California’s attorney general is appealing a court decision which struck down the state’s assisted-suicide law.
Attorney General Xavier Becerra filed the appeal following a Riverside judge ruled the law was unconstitutional. Judge Daniel Ottolia stated legislators wrongly handed the law at a special session devoted to healthcare.
The legislation, also referred to as the”right-to-die,” was contentious since California accepted it three decades back. Its fate is now in the hands of judges at the District Court of Appeal.
End of Life
California became the fifth state in the nation to approve assisted-suicide; Oregon was the first with its variant more than two decades ago. California’s End of Life Choice Act allows terminally ill people to kill themselves via lethal meds when they have less than six months to live.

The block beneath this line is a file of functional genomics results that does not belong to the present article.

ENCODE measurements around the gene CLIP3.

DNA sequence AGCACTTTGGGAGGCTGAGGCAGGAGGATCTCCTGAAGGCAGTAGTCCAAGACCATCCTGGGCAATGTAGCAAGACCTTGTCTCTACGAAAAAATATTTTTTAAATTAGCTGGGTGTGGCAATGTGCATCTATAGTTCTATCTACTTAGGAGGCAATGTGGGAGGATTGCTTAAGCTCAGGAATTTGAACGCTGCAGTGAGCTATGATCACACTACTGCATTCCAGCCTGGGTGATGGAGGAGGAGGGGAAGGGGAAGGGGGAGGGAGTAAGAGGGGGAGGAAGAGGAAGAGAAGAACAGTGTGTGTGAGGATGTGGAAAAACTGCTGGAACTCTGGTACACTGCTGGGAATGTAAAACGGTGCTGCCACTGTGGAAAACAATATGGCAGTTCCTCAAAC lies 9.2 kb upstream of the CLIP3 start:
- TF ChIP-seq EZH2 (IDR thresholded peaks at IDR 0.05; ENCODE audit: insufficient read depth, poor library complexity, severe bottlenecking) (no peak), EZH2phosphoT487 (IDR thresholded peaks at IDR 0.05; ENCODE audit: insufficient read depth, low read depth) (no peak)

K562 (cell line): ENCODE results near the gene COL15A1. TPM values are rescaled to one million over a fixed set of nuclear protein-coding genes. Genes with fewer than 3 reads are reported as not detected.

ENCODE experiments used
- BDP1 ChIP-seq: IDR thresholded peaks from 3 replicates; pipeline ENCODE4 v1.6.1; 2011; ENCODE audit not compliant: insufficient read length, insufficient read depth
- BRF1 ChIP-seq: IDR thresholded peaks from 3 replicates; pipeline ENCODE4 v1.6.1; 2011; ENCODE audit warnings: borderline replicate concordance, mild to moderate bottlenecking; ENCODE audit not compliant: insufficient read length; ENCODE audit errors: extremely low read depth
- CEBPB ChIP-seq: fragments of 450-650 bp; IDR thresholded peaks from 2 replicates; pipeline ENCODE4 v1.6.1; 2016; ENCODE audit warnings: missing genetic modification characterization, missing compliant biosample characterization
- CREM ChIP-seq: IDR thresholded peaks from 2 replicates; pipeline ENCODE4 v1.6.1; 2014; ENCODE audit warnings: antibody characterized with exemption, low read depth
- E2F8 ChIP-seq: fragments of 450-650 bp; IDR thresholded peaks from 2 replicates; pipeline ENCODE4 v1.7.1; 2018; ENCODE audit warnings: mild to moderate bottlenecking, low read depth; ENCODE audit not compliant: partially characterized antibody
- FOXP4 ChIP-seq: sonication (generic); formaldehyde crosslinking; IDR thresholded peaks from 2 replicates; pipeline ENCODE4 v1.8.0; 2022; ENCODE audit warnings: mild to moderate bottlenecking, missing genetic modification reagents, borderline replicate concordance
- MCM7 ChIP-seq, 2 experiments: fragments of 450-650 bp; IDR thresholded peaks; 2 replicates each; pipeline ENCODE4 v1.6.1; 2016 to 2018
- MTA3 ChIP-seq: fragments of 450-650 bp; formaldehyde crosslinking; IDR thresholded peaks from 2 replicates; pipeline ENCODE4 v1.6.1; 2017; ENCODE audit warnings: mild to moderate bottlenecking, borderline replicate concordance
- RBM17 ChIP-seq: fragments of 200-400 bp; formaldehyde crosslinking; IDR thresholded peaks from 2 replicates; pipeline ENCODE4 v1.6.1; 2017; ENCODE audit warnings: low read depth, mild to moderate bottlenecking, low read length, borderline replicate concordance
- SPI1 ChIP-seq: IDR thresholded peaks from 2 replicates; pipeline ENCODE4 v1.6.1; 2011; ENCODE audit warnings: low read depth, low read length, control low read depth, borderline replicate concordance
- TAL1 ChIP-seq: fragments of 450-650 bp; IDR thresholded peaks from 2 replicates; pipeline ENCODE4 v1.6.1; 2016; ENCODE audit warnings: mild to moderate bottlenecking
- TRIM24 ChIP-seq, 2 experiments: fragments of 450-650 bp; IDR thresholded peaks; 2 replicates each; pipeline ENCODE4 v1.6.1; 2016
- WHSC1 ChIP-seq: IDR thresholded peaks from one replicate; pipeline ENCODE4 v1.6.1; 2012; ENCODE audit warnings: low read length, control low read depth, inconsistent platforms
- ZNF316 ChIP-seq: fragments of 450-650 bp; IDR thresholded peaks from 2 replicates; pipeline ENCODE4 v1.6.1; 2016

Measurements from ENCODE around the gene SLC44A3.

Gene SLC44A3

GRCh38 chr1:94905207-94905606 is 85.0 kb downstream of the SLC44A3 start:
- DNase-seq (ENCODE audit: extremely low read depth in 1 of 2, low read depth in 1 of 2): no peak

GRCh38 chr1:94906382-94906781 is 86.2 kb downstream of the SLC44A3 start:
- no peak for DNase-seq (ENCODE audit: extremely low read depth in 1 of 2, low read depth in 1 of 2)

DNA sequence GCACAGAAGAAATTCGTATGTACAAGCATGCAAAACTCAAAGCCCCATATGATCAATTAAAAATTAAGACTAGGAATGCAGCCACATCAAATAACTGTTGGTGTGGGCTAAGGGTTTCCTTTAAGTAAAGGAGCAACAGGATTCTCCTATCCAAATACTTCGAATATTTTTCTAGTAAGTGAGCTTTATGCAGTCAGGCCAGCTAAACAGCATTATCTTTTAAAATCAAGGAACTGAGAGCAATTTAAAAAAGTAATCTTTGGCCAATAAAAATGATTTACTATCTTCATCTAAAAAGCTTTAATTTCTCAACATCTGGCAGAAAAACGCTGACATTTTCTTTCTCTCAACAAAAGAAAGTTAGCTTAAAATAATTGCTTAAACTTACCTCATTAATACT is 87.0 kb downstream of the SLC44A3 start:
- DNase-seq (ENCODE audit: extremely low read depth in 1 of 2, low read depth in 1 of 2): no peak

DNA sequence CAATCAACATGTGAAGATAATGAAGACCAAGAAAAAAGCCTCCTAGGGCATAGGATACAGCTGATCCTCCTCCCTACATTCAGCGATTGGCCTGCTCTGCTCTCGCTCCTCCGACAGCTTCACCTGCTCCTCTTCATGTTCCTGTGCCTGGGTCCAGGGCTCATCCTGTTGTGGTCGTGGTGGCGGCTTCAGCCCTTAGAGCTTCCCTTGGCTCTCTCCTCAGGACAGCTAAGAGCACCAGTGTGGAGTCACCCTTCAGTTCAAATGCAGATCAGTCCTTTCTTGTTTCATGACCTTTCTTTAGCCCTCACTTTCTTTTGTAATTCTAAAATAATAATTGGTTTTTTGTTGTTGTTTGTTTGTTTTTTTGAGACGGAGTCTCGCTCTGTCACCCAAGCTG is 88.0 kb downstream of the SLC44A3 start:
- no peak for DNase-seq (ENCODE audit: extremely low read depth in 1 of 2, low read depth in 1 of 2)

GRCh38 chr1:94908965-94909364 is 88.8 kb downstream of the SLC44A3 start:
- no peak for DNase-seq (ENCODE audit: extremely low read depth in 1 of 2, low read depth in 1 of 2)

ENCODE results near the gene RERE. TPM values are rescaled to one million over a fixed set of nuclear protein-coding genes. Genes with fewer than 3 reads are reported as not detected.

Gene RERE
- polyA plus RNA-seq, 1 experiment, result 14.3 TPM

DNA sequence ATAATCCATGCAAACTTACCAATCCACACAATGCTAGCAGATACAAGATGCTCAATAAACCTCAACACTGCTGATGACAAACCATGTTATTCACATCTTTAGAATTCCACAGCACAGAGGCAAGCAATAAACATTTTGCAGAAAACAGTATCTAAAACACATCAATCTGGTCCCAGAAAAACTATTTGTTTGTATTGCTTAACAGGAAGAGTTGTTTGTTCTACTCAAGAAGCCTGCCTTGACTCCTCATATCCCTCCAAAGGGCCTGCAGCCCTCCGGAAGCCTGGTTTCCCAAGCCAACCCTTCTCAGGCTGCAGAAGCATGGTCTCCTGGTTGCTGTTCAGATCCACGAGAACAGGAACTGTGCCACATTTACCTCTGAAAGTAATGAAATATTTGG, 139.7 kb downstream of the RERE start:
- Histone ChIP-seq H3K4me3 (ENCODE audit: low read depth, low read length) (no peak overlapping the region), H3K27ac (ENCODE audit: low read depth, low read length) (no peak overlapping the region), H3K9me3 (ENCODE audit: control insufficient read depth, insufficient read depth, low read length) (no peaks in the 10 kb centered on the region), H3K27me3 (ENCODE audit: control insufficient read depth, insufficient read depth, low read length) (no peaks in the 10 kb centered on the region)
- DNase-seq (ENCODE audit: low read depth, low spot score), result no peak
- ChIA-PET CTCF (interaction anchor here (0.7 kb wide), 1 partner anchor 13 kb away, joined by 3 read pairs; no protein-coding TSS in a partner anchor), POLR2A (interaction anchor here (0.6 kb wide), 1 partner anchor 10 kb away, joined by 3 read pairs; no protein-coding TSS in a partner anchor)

At the six months after it took effect, 111 individuals in California took their own lives under the law.
In ruling to overturn the legislation, Ottolia gave the state attorney general five days to challenge it. The state’s lawyer has asked the court of appeal to stay the judgment.
“I do not think there will be a period of time in which the implementation of the statute will be disrupted,” Kathryn Tucker, an attorney with the End of Life Liberty Project, told the Los Angeles Times.
‘Pain and Suffering’
In his appeal, Becerra asserts that the legislature acted within the scope of the special session on health care. “Since the Governor indicated, the Act deals with pain, anguish, and the comfort of having the health care alternatives afforded by the Act,” the appeal says.
After he signed the law, Gov. Jerry Brown said he didn’t understand what he’d do if confronted with the end-of-life choice. But, he stated, he’d need the options afforded by the invoice.
“And I wouldn’t deny that right to others,” he explained.